Why the Wait: Deciphering in-Hospital Defibrillation Delays

Updated:Jun 4,2014

Why the Wait: Deciphering in-Hospital Defibrillation Delays

Disclosure: None.
Pub Date: Tuesday, October 27, 2009
Author: Robert Neumar, MD, PhD, FACEP

Citation

1.  Chan PS, Nichol G, Krumholz HM, Spertus JA, Nallamothu BK.,  Hospital variation in time to defibrillation after in-hospital cardiac arrest.,  Archives of internal medicine,  169 (14) 1265-73. View in PubMed

Article Text

A medical emergency exists when an important outcome depends on the number of minutes to definitive therapy. No outcome is more important than survival without disability, and it is well established that early defibrillation is the most effective way to achieve this outcome in patients with ventricular fibrillation (VF) and pulseless ventricular tachycardia (VT). In a previous study of in-hospital VF/pulseless VT cardiac arrest using the NRCPR database, Chan et al., reported that the likelihood of survival without major disability was decreased when initial defibrillation was delayed by more than 2 minutes after cardiac arrest was recognized [adjusted OR 0.74 (95% CI, 0.56-0.96)].[1] An equally important observation was that delayed defibrillation occurred in 30% of cases. In a follow-up study recently published in the Archives of Internal Medicine, Chan et al., extends these findings by reporting significant inter-hospital variability in the rate of delayed defibrillation (more than 2 minutes) ranging from 2.4% to 50.9%.[2] This study also provides additional evidence that early defibrillation improves outcomes based on the observation that hospitals in the top performing quartile for defibrillation had a higher survival rate compared to the bottom quartile [OR 1.41 (95% CI, 1.1-1.77)]. The observed variability in rates of delayed defibrillation suggests the potential to identify best practices in hospitals with low rates of delayed defibrillation and translate them to hospitals in which a delayed defibrillation occurs frequently. However, based on the hospital level factors examined in this study, we are left with more questions than answers regarding the best way to eliminate defibrillation delays. Clearly, more research is needed.

The current study does provide important insights into how care is impacted by the location of cardiac arrest within the hospital: 59% of VF/pulseless VT arrests occurred in an intensive care unit (ICU), 24% in a telemetry unit, and 17% in a nonmonitored unit. As expected, delayed defibrillation was almost twice as likely to occur when cardiac arrest occurred outside the ICU (OR 1.90). However, unexpected is the observation that delayed defibrillation was equally likely to occur when cardiac arrest occurred in either a monitored or unmonitored unit outside the ICU. Additionally surprising was the lack of detectable association with a number of hospital factors that might be expected to reduce the rate of delayed defibrillation. Included in this list is the use of medical emergency teams and automated defibrillators. However, as the authors point out, this observation should be interpreted with caution because it is unclear whether these factors were in place for the entire duration of the data collection period. The findings do underscore the importance of continually monitoring cardiac arrest incidence and outcomes to quantify the impact of quality-improvement measures.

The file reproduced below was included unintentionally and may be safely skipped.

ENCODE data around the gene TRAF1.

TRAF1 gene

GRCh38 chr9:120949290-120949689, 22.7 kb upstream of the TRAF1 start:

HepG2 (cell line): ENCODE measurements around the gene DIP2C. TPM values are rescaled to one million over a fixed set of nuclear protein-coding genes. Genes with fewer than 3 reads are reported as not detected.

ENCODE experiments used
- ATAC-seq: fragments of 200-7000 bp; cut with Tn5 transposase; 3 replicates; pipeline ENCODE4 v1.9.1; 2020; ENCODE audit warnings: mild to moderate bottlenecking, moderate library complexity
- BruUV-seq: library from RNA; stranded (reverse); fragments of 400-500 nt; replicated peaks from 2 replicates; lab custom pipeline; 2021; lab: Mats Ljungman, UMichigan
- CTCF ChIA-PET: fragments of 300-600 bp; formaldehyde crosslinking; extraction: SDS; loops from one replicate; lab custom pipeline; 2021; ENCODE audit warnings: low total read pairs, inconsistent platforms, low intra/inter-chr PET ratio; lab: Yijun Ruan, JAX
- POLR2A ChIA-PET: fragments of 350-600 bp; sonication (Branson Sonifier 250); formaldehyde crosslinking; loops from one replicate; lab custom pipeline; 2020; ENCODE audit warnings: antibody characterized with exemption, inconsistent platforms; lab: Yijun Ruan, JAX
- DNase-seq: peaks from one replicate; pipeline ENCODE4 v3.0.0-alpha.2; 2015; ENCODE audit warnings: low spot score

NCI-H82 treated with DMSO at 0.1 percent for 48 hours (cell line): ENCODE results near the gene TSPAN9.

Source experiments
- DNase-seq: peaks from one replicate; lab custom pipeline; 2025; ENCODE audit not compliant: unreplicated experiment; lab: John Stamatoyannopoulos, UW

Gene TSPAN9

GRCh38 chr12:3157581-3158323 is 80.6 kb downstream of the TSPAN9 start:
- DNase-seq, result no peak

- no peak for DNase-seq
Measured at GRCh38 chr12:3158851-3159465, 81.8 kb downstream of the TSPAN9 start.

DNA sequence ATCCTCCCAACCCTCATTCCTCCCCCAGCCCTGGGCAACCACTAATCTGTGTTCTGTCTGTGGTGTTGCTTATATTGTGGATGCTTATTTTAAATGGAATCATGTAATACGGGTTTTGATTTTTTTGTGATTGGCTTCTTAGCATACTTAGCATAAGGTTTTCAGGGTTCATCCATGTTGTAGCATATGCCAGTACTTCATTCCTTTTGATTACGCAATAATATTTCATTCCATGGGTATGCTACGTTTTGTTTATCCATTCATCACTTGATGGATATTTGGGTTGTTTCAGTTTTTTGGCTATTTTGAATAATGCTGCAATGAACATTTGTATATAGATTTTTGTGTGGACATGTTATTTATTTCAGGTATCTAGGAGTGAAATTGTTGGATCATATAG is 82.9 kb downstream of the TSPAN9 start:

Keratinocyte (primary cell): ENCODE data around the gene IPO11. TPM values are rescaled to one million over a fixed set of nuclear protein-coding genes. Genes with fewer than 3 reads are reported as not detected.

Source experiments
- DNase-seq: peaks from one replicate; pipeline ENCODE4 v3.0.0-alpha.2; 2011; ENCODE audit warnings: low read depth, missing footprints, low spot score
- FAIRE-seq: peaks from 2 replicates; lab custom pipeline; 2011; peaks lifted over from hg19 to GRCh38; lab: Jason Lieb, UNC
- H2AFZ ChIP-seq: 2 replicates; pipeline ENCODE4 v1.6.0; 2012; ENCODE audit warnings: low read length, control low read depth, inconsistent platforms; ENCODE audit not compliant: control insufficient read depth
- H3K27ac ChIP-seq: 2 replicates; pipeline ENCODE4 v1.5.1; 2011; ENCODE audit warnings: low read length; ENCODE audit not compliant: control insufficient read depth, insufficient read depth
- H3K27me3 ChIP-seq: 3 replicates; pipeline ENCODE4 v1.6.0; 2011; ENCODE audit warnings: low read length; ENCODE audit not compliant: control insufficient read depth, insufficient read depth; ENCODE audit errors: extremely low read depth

Overall, this study further demonstrates the fact that delayed defibrillation is an important and correctable quality-of-care issue in the management of in-hospital cardiac arrest. It also highlights our knowledge gaps regarding the root cause of defibrillation delays both inside and outside of the ICU setting. The causes are likely to be multifactorial, and relative contribution of each will vary among different hospitals and among different units within a hospital. The first step for any individual hospital is to monitor the rate of delayed defibrillation. Cases in which delays occur should be examined with the goal of identifying correctable causes. When correctable causes are identified, change should be implemented and the results monitored in a continuous cycle of quality improvement. Further research is needed to identify correctable causes of delayed defibrillation that are common among hospitals, and strategies to reduce delays need to be tested and validated in prospective clinical trials.

References

  1. Chan PS, Krumholz HM, Nichol G, Nallamothu BK; American Heart Association National Registry of Cardiopulmonary Resuscitation Investigators. Delayed time to defibrillation after in-hospital cardiac arrest. N Engl J Med 2008;358(1):9-17.
  2. Chan PS, Nichol G, Krumholz HM, Spertus JA, Nallamothu BK; American Heart Association National Registry of Cardiopulmonary Resuscitation (NRCPR) Investigators. Hospital variation in time to defibrillation after in-hospital cardiac arrest. Arch Intern Med 2009;169(14):1265-1273.

-- The opinions expressed in this commentary are not necessarily those of the editors or of the American Heart Association --
 

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